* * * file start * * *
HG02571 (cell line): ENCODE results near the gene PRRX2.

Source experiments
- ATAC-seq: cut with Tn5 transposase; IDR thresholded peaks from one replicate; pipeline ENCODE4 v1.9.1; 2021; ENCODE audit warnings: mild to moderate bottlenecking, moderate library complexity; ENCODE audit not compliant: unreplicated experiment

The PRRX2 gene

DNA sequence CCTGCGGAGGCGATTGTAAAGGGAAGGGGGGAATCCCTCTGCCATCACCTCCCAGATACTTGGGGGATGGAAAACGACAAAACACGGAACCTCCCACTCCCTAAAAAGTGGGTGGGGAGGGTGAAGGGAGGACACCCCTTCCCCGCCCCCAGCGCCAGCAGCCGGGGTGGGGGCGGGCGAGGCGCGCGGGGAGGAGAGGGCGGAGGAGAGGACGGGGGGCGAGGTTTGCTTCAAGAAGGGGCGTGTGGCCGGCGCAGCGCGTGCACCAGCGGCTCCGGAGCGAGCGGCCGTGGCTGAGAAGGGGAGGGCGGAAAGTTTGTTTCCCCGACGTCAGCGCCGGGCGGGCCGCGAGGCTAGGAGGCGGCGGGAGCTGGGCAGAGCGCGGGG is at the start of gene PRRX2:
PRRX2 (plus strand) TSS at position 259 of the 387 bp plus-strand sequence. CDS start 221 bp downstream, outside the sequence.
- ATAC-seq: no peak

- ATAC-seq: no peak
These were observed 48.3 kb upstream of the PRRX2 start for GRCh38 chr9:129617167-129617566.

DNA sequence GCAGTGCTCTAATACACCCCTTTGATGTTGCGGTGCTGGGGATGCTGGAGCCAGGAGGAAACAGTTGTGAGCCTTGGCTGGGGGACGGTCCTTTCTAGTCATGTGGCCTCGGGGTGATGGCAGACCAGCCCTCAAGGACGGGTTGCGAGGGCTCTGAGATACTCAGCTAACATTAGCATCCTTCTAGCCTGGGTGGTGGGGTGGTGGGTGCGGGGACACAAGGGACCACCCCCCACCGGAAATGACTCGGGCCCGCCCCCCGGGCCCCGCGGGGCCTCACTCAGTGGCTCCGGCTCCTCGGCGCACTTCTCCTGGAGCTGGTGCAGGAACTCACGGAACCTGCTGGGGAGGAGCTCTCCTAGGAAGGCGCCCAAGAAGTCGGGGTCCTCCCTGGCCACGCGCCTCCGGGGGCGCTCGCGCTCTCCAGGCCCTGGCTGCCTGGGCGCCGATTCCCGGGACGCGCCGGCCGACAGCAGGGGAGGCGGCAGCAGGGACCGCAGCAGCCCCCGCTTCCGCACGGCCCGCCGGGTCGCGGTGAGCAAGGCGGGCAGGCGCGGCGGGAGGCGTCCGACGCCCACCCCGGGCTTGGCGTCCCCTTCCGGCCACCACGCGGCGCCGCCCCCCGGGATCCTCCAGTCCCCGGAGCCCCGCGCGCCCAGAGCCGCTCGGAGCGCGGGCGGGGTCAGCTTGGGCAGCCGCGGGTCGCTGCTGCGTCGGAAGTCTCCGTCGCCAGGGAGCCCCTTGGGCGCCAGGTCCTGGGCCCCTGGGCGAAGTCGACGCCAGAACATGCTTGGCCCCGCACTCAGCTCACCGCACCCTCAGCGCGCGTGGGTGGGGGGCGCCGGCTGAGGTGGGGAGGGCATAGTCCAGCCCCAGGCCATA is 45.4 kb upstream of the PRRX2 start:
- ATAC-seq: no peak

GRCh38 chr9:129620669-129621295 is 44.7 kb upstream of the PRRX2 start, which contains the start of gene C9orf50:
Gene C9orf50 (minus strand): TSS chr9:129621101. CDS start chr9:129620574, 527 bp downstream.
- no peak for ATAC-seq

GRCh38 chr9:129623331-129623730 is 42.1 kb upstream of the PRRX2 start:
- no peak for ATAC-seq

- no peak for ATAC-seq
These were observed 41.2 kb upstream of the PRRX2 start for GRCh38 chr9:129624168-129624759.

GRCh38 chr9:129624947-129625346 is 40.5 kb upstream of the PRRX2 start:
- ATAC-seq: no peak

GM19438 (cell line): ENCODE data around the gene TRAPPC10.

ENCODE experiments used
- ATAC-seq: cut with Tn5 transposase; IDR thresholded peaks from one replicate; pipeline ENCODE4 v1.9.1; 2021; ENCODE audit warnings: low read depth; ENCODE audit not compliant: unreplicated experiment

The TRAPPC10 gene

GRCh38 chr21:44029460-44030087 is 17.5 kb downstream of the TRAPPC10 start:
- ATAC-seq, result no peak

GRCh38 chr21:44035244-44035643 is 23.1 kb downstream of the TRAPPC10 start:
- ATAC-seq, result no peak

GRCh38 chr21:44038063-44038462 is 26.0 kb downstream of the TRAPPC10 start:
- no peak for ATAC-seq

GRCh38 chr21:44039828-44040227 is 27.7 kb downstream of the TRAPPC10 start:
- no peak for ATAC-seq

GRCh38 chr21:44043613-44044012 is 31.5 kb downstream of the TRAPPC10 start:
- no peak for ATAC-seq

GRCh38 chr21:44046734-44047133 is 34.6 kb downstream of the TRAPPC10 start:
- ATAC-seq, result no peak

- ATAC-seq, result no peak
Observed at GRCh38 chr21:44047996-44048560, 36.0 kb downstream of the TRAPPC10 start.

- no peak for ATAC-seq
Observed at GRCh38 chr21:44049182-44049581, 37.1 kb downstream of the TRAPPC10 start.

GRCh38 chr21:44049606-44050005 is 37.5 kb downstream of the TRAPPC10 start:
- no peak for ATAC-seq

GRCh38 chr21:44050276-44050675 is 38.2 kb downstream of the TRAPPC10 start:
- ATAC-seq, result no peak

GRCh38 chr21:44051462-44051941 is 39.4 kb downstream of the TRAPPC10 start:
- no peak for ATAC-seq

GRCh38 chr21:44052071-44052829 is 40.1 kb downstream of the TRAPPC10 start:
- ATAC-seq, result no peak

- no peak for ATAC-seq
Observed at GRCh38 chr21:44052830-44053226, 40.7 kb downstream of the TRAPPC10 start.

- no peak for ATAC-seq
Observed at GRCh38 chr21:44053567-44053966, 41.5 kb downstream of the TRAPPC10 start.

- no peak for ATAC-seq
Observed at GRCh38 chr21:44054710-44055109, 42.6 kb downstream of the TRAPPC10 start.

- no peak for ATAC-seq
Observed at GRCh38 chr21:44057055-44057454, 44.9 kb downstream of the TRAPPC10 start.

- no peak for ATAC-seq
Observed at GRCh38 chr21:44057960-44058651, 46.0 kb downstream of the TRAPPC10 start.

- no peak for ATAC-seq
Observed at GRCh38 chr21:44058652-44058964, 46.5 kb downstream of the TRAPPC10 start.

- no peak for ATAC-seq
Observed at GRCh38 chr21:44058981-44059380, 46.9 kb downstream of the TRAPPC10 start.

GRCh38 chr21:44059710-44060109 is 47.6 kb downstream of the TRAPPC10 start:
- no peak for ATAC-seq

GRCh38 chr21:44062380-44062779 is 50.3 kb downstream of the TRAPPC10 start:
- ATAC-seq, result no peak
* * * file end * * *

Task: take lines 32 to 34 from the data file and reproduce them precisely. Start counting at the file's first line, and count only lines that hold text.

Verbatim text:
- no peak for ATAC-seq

GRCh38 chr21:44043613-44044012 is 31.5 kb downstream of the TRAPPC10 start:
- no peak for ATAC-seq